Moreover, not all slow loris end up as medicine, thousands of loris are poached from the wild to be illegally sold on the street or in animal markets for the pet trade. Animals are taken from the wild and sold in markets for as little as £10. Many eventually end up in places like China and Japan where they can fetch prices as high as £3,500. Demand for loris as pets is also expanding to the US and Europe. The rise of this demand stems from a handful of YouTube videos that showed loris being ‘tickled’. The loris appear to enjoy the attention by putting their arms in the air, however this is actually their defence strategy and they are trying to reach their toxic armpits. The general reaction to these videos was ‘so cute, I want one’ which lead to a huge boom in the sale of loris for people to have a ‘cute’ pet.
Furthermore, many of these people claim that their loris was caught sustainably. The fact is, there is no such things as a sustainable loris trade. It is notoriously difficult to breed and even keep these species in captivity, meaning almost all of these pets are caught from the wild. In truth a wild loris is a terrible and even dangerous pet. The teeth of the animal could cause much damage to the owner, and so many pet loris have their teeth ripped out. Before a slow loris is sold as a pet, its teeth are cut out using nail clippers, wire cutters or pliers with no anaesthetic. This process is incredibly painful and often results in infection or death through blood loss.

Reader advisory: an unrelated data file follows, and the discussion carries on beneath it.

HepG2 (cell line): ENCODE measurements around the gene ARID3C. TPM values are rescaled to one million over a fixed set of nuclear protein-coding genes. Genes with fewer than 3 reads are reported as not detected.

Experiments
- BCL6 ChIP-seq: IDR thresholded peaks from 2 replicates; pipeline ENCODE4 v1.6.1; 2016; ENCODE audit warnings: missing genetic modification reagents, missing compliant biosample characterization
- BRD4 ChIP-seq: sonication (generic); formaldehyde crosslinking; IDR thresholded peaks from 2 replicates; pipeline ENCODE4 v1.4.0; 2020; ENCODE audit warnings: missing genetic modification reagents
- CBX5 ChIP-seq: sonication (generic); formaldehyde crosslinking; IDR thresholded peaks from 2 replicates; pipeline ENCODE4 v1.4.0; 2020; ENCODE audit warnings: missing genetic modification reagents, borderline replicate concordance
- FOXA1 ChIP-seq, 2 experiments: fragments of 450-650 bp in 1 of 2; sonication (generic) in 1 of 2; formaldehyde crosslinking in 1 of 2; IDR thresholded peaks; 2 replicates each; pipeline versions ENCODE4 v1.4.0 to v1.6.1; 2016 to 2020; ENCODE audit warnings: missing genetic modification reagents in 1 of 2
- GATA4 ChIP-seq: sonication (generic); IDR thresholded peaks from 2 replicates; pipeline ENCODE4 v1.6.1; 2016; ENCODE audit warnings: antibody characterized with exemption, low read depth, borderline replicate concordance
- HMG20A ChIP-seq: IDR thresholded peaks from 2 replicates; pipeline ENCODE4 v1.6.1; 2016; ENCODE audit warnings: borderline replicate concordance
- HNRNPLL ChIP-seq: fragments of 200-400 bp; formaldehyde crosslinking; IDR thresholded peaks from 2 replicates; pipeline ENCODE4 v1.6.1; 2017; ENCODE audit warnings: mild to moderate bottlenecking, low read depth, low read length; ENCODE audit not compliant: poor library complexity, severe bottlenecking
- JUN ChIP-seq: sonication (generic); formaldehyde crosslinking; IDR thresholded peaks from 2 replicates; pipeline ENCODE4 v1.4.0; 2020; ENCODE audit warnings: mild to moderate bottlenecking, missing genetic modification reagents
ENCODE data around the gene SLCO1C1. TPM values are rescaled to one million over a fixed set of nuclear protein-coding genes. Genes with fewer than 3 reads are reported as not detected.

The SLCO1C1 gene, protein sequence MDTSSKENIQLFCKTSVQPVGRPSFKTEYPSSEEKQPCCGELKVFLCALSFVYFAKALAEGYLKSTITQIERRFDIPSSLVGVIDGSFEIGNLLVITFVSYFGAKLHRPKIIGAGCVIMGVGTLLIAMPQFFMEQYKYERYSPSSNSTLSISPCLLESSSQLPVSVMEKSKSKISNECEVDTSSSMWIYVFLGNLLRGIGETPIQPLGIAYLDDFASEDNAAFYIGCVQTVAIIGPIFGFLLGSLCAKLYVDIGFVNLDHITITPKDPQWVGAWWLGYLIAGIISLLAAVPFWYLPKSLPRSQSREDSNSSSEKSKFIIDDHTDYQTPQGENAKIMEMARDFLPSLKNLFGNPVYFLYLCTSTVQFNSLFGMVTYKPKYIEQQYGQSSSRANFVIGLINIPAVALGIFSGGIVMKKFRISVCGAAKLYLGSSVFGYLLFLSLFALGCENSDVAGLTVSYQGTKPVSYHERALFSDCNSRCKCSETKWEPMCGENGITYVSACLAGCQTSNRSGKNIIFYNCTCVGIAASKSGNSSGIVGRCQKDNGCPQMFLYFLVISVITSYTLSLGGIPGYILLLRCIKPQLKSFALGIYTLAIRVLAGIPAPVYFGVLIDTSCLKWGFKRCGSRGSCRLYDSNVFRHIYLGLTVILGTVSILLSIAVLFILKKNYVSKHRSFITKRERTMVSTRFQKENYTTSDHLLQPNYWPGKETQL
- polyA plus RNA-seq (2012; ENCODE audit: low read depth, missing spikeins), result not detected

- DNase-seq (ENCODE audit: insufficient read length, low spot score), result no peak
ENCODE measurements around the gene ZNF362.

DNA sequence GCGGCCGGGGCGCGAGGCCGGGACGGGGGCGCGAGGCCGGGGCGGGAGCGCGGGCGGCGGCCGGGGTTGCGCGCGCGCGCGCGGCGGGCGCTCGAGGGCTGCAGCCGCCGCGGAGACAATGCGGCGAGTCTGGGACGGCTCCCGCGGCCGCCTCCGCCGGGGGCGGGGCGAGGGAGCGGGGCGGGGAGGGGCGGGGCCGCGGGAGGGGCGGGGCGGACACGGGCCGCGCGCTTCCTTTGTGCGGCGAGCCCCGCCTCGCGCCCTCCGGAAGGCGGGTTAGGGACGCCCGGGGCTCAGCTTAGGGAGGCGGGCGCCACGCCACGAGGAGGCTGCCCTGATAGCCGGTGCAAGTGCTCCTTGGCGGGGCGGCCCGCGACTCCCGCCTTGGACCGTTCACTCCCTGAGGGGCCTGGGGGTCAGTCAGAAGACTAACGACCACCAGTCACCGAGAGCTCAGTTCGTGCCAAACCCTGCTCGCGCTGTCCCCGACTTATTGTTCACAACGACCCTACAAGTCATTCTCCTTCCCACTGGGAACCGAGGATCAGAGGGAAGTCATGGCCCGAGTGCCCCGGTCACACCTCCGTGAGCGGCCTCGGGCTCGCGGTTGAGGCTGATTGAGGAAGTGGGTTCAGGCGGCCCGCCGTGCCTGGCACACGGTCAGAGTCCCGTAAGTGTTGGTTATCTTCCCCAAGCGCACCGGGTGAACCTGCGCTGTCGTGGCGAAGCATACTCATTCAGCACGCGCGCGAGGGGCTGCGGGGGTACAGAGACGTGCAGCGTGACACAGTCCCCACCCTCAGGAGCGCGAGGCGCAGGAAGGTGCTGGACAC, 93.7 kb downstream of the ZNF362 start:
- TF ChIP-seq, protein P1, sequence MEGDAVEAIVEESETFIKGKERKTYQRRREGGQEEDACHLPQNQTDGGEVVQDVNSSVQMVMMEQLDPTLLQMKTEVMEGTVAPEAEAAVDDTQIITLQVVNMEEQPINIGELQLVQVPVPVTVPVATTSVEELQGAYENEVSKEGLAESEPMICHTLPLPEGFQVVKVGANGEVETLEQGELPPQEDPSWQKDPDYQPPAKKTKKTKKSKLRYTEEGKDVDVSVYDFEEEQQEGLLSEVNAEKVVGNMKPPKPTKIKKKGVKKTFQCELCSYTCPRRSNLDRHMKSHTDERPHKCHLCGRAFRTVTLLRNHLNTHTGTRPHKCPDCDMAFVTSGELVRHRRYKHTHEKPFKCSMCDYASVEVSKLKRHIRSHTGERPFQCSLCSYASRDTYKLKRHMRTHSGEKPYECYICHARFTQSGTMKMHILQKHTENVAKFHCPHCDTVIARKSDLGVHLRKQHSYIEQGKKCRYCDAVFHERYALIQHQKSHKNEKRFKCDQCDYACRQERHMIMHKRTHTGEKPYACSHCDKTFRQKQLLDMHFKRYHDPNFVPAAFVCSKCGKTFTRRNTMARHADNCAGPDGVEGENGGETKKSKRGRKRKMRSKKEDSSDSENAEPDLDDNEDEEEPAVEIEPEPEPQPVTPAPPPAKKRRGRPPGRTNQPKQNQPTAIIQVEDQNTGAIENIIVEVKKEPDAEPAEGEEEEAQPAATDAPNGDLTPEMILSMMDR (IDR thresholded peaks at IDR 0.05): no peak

This trade still occurs at high rates despite all slow loris species being protected by international laws and being listed on CITES Appendix 1, which means that all trade is in fact illegal. Unfortunately, the enforcement of such protection is incredibly hard due to the scale of the trade and the corruption across Asian borders and markets. This means that is the job of conservation organisations across Asia to do what they can to help protect all species of loris.